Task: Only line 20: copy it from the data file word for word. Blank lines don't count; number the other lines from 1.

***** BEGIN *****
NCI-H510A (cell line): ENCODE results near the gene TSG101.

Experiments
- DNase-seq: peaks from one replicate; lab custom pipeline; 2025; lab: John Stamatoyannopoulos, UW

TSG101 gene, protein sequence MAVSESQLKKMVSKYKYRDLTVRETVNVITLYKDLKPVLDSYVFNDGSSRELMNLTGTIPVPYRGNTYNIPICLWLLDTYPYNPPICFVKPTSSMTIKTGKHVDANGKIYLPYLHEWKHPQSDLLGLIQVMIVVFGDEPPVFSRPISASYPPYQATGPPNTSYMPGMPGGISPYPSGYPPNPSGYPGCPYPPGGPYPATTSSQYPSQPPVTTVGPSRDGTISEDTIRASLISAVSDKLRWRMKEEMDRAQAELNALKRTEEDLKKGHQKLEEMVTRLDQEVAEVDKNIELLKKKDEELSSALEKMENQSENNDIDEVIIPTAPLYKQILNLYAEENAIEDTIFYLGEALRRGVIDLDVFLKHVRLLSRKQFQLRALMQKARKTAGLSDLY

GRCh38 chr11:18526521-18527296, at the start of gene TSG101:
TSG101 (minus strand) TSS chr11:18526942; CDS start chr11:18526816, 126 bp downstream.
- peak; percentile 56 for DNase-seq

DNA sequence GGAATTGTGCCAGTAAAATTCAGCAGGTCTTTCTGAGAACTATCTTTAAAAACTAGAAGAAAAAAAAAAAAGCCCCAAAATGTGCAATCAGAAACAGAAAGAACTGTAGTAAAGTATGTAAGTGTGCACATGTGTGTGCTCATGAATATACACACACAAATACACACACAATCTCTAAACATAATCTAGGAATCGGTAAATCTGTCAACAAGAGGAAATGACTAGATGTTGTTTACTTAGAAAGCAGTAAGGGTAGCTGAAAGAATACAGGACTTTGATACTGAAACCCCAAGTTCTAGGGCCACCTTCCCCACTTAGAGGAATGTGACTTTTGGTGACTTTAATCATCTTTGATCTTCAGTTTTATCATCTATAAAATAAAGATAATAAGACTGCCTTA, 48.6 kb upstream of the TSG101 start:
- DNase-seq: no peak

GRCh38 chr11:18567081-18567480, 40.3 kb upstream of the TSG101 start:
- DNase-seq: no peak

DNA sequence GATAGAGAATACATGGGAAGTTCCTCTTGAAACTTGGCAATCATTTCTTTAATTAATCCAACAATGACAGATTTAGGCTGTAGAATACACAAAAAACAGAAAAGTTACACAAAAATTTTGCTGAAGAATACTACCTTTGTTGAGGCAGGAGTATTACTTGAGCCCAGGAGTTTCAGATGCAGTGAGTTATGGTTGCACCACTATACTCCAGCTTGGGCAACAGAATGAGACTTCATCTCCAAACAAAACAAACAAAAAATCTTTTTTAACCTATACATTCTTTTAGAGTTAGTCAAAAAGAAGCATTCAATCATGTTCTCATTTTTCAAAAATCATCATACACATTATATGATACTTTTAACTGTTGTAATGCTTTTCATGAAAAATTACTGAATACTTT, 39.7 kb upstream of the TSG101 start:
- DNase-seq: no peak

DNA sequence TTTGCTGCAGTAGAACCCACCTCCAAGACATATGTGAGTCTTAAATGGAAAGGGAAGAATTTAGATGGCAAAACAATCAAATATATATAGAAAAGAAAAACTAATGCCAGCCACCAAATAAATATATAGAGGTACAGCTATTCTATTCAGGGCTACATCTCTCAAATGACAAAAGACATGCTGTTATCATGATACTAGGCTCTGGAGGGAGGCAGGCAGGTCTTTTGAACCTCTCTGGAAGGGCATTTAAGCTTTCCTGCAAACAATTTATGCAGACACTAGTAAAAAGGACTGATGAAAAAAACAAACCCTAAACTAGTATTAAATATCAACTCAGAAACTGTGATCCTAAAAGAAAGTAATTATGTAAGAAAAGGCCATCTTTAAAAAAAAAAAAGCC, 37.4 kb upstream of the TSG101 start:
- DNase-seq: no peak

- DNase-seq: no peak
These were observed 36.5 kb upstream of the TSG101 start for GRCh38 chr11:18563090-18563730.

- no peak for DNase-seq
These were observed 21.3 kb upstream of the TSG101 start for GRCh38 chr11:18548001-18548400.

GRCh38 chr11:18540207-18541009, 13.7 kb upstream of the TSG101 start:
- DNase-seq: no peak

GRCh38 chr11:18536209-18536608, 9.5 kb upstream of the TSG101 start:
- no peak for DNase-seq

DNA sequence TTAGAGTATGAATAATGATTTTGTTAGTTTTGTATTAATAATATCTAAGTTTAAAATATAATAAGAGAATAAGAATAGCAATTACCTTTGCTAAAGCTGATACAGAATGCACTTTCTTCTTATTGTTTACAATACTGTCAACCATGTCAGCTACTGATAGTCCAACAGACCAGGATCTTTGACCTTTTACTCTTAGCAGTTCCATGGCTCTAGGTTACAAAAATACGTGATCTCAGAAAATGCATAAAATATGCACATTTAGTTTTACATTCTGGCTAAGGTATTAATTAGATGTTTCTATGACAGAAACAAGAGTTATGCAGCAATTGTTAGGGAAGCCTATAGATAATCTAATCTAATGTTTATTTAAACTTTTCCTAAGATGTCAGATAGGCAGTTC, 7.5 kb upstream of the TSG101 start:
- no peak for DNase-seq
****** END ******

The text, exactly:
GRCh38 chr11:18540207-18541009, 13.7 kb upstream of the TSG101 start: